There is absolutely no good double-blind placebo-controlled peer-reviewed study with evidence for magnet therapy.

That being said, there is a long trail of less-than-stellar results for Motrin, muscle relaxants, physical therapy, bedrest, chiropractic, manipulation and other doctor-recommended treatments for speeding recovery from a back injury.

If you are injured enough to miss work, I would always recommend seeing a doc ASAP for an evaluation and to make sure something more than muscle strain and/or ligamentous injury is not going on. If not, magnet therapy can’t be faulted on safety, or on unreasonable expense (unless you’re buying a magnetic bed or something). Many people swear by it, and really don’t care whether the magnet itself, or their belief in the magnet, made them better. They’re just glad they’re better.

btw, once you’re at the nearly pain-free point, I would strongly recommend pursuing abdominal exercises to decrease the likeliness of future back problems. Use common sense, exercise to the point where the abdominal muscles hurt, but stop if the back is hurting. Start with crunches before trying full-range-of-motion exercises like sit-ups. Good luck!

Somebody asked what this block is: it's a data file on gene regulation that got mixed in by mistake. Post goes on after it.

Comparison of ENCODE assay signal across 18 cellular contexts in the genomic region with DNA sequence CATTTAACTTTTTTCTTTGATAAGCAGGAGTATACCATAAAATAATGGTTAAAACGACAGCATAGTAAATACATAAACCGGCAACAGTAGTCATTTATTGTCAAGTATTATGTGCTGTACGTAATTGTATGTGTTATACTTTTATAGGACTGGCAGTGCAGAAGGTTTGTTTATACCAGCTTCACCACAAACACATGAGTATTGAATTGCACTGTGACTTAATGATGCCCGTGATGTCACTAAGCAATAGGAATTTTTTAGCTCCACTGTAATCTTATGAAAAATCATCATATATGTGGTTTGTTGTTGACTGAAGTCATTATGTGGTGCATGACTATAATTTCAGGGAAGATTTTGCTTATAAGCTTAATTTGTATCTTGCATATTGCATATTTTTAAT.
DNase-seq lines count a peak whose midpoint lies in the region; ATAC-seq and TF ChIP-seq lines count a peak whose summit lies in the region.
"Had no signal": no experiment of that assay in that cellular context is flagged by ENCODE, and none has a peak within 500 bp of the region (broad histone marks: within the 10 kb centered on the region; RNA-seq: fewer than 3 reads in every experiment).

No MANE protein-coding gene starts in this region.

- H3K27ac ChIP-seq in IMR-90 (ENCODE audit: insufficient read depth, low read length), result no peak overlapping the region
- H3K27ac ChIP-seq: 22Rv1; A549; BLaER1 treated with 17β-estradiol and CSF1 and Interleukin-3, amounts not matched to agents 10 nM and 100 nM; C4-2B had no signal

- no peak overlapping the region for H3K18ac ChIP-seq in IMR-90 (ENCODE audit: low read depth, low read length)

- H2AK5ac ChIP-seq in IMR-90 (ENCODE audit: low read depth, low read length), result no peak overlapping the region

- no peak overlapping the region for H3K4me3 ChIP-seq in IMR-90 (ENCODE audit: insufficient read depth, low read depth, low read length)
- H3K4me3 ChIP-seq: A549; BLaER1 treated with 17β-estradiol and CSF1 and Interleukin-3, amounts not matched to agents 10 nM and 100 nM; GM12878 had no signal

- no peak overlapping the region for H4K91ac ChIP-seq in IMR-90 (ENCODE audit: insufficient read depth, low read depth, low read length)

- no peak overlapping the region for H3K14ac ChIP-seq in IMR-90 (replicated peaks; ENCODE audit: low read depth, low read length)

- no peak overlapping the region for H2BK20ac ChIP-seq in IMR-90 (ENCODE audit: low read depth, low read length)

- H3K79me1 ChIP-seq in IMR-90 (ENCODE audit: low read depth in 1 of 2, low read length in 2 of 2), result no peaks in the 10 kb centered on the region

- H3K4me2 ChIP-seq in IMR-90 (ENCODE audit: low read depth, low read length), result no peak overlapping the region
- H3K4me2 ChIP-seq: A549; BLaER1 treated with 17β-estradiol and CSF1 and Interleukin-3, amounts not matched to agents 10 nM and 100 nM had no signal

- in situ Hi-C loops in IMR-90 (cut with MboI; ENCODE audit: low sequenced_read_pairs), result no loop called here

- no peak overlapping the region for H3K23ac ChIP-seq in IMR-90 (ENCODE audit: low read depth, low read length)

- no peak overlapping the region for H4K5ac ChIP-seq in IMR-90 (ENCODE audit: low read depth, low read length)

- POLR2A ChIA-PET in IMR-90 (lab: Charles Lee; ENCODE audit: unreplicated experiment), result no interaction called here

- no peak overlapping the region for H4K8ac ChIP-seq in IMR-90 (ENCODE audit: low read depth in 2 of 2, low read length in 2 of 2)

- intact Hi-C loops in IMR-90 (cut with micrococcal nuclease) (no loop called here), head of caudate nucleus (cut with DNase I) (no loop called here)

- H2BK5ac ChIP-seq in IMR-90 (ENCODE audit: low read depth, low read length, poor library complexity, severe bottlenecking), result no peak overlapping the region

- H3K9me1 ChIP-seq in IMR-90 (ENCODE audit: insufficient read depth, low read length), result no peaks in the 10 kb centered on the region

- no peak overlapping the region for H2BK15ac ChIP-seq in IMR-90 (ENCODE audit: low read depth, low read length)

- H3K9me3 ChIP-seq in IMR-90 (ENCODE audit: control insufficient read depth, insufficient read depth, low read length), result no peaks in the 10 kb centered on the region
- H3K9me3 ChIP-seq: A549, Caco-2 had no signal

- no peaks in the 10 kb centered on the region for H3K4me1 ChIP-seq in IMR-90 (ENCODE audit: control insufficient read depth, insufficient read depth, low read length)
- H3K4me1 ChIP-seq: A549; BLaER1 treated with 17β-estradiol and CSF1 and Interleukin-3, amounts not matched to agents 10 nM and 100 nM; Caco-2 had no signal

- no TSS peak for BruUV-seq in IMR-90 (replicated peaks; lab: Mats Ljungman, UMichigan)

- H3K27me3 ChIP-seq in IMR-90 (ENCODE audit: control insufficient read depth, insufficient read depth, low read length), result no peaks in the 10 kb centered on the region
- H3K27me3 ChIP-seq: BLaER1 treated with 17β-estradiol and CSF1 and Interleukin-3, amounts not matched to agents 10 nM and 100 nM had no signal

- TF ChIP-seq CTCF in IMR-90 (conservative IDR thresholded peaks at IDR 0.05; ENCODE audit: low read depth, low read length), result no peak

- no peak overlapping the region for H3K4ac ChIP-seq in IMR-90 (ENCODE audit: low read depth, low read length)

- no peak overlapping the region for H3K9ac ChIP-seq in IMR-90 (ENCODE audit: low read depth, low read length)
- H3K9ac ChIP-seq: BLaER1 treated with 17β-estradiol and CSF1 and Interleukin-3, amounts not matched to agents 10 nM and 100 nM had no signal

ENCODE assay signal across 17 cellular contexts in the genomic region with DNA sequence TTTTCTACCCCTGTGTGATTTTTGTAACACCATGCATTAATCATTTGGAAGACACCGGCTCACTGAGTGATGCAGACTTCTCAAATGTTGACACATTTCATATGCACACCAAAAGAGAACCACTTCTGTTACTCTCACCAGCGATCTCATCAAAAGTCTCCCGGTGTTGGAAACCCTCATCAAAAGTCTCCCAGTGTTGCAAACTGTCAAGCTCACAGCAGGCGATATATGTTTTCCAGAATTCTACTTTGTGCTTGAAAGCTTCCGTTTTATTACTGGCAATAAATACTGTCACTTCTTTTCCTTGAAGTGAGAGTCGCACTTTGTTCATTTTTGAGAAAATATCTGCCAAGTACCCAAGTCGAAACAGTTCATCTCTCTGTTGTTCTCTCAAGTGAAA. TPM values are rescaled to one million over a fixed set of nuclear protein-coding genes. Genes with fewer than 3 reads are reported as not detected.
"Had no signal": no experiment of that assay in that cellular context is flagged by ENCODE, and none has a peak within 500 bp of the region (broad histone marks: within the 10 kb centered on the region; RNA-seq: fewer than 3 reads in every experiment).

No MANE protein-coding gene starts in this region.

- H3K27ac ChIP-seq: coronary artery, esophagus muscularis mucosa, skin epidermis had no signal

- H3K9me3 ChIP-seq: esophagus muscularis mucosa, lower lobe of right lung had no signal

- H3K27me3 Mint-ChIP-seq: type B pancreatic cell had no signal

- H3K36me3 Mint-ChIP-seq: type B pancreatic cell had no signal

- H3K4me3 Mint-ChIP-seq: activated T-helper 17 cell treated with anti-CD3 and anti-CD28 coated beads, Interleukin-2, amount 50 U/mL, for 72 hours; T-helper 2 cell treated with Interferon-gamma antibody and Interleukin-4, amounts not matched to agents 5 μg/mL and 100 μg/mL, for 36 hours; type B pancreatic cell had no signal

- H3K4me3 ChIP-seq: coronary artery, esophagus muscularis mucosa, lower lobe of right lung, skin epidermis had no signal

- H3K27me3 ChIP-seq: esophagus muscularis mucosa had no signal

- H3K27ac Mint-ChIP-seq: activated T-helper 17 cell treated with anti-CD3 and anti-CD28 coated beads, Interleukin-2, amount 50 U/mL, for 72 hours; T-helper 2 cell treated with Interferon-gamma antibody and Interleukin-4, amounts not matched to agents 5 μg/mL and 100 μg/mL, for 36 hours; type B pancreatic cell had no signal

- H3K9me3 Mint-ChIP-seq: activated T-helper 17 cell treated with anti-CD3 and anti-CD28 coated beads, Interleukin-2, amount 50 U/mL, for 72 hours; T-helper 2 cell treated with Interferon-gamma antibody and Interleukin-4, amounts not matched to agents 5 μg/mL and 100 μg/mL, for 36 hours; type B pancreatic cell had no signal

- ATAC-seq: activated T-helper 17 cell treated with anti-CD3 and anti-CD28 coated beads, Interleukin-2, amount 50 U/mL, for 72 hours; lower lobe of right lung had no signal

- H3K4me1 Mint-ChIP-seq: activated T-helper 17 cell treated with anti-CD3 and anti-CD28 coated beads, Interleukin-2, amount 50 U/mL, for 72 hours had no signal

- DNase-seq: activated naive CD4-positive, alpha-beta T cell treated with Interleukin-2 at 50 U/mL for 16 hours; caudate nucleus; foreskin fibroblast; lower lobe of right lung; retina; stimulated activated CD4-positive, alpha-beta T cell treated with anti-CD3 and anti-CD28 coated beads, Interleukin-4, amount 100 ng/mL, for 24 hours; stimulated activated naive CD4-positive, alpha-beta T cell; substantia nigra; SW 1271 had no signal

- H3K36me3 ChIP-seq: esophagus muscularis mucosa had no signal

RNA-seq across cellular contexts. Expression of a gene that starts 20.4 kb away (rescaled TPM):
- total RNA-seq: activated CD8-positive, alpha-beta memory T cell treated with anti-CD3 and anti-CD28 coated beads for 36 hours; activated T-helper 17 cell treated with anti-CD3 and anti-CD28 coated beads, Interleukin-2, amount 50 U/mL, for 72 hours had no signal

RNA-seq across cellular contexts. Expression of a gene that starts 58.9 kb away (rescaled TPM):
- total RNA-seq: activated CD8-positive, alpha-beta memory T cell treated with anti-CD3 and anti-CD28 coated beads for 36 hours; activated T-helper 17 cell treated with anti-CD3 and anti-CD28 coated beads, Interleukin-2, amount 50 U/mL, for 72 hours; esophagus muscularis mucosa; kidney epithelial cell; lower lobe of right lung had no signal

Sue from El Paso

Why don’t you check this out: magnetictherapy ?

Men will cease to commit atrocities only when they cease to believe absurdities.

Cecil just addressed this in a column recently:

And there is a discussion of it–I’m too lazy to find the link–on the columns message board. And the question is handled quite deftly and logically by, well, me.

My husband has been having problems with his left arm recently. He’s tried nearly everything to make the pain go away. He stumbled across a post on a guitar player’s message board, extolling the virtues of magnets. A few days ago, he bought an inexpensive copper bracelet, with magnets in it. The pain went away very quickly–we’re talking a few hours here. The muscles in his arm are noticably more relaxed. Weird.